All the works mentioned here were devoted to microencapsulation and study of release of active ingredients from microcapsules and demonstrated the efficiency of the encapsulation methodology based on the formation of double emulsions. The cumulative release kinetics of insulin from double emulsion microdroplets stabilized by CS is presented in Figure 6. A saline phosphate buffer (PBS) solution at pH 7.4 was chosen as the release medium for insulin to allow the establishment of sink conditions for it [63].
From the release profile of insulin, it is possible to determine that 15% is released during the first 30 min, 40% within 1 h, and 70% within 1.5 h. Thus, the slow kinetics of the release of the active substances demonstrated the efficiency of the chosen methodology for obtaining double emulsions. Hence, compositions of surfactants with polyelectrolytes provide more stable emulsions and good formulation parameters for microencapsulation of active hydrophilic drugs.

4. Conclusions

The present review aims at describing the recent state of the art in encapsulation of active ingredients using single and double emulsions stabilized by PS mixtures. It was shown that by measuring of interfacial tension and dilational rheology of PS mixtures it was possible to find optimal conditions for the emulsion stabilization and encapsulation.
Due to their ability to form adsorption layers at the surface of oil droplets because of their surface activity (low interfacial tension values due to the adsorption of surfactants, steric barrier due to the polyelectrolyte adsorption, and high dilational elasticity measurements due to the adsorption of PS complexes) the emulsion stability is enhanced and the use of such systems becomes a prominent approach for encapsulation. As the active ingredients were added to the oil phase prior to emulsification, the core dissolution step required in other capsule preparation protocols can be omitted here.
It was shown that the direct and double emulsions stabilized by PS mixtures have a good potential to be used for the encapsulation of active ingredients in various fields of application, such as pharmaceuticals, foods, and cosmetics.

Acknowledgments

The work was financially supported by German Academic Exchange program DAAD and a project 1395GF4 of the Ministry of Education and Science of the Republic of Kazakhstan.

Author Contributions

All authors (A.A. Sharipova, S.B. Aidarova, B.Z.Mutaliyeva, A.A. Babayev, M. Issakhov, A.B. Issayeva, G.M. Madybekova, D.O. Grigoriev and R. Miller) contributed in equal parts to the search and analysis of literature data, writing the text and designing the graphs. A.A. Sharipova is the leading author additionally responsible for the coordination of work and correspondence with the journal.

Conflicts of Interest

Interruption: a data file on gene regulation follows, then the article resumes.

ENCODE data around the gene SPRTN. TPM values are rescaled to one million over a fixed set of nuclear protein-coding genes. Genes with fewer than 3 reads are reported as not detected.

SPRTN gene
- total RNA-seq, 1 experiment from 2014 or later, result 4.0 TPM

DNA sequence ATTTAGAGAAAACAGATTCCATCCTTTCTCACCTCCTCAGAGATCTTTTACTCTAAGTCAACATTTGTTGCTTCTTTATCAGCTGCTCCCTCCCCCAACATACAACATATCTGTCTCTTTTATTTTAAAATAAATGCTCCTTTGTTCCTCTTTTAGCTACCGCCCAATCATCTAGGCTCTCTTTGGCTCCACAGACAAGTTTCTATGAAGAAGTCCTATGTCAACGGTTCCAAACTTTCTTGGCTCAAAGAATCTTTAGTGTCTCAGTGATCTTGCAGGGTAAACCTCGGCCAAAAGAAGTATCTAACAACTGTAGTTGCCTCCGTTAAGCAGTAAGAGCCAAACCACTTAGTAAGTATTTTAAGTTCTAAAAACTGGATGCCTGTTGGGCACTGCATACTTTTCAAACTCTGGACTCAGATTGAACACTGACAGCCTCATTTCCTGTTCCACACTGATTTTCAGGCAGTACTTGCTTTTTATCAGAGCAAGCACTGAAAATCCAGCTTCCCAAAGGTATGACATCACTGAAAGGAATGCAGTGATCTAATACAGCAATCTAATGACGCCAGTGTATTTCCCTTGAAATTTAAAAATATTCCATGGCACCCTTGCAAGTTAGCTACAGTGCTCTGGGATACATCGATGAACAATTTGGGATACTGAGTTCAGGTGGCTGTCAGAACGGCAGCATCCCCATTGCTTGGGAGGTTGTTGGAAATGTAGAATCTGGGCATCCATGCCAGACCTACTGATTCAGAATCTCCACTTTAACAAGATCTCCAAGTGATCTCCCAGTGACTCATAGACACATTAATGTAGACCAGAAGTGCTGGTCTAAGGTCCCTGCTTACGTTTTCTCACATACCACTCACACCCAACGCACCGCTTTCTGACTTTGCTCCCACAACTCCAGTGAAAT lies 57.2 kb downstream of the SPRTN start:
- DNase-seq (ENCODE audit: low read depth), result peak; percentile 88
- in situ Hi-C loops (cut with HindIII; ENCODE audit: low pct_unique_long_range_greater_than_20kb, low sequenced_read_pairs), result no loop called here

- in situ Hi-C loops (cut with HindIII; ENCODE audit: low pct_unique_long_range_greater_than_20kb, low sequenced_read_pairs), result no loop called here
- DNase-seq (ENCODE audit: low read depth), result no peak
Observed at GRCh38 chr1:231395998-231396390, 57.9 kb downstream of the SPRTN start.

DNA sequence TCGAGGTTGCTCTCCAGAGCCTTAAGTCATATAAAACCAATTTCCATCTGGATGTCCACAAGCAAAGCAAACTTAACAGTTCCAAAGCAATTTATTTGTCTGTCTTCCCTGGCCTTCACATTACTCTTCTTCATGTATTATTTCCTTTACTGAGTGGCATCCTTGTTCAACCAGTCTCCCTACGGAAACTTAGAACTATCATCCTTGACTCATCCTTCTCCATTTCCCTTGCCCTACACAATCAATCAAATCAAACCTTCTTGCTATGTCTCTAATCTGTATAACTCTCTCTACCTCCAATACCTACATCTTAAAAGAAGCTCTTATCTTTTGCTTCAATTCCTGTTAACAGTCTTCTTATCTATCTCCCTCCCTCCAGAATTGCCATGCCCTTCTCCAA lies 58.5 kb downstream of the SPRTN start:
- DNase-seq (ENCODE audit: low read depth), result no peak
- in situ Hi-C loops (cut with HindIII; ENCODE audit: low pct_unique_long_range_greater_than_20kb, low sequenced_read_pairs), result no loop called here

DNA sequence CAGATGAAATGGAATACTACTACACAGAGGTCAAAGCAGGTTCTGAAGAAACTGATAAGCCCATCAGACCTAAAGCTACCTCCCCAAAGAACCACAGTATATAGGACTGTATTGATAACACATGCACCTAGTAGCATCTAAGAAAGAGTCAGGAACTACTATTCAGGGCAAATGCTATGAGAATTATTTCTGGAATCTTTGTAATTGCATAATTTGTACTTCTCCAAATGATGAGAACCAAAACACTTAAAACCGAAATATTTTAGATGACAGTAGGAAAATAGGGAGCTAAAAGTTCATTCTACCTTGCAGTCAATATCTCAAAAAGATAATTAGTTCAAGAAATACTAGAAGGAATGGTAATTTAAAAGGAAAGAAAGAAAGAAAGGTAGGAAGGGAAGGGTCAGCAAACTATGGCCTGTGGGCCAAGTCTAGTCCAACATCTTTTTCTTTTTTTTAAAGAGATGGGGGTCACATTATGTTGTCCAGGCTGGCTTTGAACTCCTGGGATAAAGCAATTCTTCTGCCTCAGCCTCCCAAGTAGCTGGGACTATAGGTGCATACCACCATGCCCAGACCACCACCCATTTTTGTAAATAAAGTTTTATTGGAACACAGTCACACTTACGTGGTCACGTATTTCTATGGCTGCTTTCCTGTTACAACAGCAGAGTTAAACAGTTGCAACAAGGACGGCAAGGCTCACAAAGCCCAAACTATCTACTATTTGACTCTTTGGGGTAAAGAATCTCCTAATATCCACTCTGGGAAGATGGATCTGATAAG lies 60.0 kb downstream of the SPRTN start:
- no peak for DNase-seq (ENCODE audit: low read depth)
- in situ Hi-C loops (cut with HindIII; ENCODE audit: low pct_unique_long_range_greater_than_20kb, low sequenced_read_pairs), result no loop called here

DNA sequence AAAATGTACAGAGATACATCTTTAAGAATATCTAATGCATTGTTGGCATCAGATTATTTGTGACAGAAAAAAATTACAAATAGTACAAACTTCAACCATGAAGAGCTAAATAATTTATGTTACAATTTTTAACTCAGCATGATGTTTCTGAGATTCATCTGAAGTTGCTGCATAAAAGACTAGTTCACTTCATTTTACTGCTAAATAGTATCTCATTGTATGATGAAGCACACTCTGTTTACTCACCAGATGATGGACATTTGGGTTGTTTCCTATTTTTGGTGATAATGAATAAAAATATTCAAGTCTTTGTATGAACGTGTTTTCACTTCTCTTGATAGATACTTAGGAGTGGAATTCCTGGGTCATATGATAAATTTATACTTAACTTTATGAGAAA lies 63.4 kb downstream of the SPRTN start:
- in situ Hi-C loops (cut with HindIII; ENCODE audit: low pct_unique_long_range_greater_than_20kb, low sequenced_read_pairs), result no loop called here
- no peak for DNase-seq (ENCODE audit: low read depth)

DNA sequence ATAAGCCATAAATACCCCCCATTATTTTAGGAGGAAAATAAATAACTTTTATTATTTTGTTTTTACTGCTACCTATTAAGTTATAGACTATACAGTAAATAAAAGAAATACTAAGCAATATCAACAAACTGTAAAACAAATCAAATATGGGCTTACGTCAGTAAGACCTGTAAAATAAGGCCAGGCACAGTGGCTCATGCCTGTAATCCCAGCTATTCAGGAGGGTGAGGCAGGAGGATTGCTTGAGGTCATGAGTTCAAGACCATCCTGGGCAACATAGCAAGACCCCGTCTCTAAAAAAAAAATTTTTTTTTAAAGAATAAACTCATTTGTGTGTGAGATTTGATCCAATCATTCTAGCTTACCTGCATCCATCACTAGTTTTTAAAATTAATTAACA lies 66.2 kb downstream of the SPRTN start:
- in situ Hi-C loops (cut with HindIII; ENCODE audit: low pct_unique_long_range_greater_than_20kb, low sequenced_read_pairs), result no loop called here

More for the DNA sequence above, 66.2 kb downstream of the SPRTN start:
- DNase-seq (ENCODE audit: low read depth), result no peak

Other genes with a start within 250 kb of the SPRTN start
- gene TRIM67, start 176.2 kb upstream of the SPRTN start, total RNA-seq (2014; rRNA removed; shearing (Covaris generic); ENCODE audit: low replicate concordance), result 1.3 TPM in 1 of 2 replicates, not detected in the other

The authors declare no conflict of interest.

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Figure 1. Amount of oil extracted from microcapsules obtained from 20% w/w sunflower oil/water emulsions in 1.00% w/w HPMC containing different SDS concentrations; redrawn from [34].
Figure 1. Amount of oil extracted from microcapsules obtained from 20% w/w sunflower oil/water emulsions in 1.00% w/w HPMC containing different SDS concentrations; redrawn from [34].
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Figure 2. Steps of Vitamin E microencapsulation: А—emulsification; B—LBL (chitosan); C—LBL (PSS); according to [24].
Figure 2. Steps of Vitamin E microencapsulation: А—emulsification; B—LBL (chitosan); C—LBL (PSS); according to [24].
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Figure 3. Schematic presentation of initial (PSS-DoTAB, (a)), intermediate (PSS-DoTAB/Chitosan, (b)) and final (PSS-DoTAB/Chitosan/PSS, (c)) capsules with Vitamine E [24].
Figure 3. Schematic presentation of initial (PSS-DoTAB, (a)), intermediate (PSS-DoTAB/Chitosan, (b)) and final (PSS-DoTAB/Chitosan/PSS, (c)) capsules with Vitamine E [24].
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Figure 4. Zeta-potential of the initial (PSS-DoTAB, a), intermediate (PSS-DoTAB/Chitosan, b) and final (PSS-DoTAB/Chitosan/PSS, c) capsules with Vitamine E [24].
Figure 4. Zeta-potential of the initial (PSS-DoTAB, a), intermediate (PSS-DoTAB/Chitosan, b) and final (PSS-DoTAB/Chitosan/PSS, c) capsules with Vitamine E [24].
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Figure 5. Release of vitamin E from a control emulsion (dotted line 1), intermediate capsules (dashed line 2), and final capsules (solid line 3) into a 50% aqueous ethanol solution [24].
Figure 5. Release of vitamin E from a control emulsion (dotted line 1), intermediate capsules (dashed line 2), and final capsules (solid line 3) into a 50% aqueous ethanol solution [24].
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Figure 6. Insulin release profile upon incubation in PBS buffer (pH 7.4) at 37 °C; redrawn from [63].
Figure 6. Insulin release profile upon incubation in PBS buffer (pH 7.4) at 37 °C; redrawn from [63].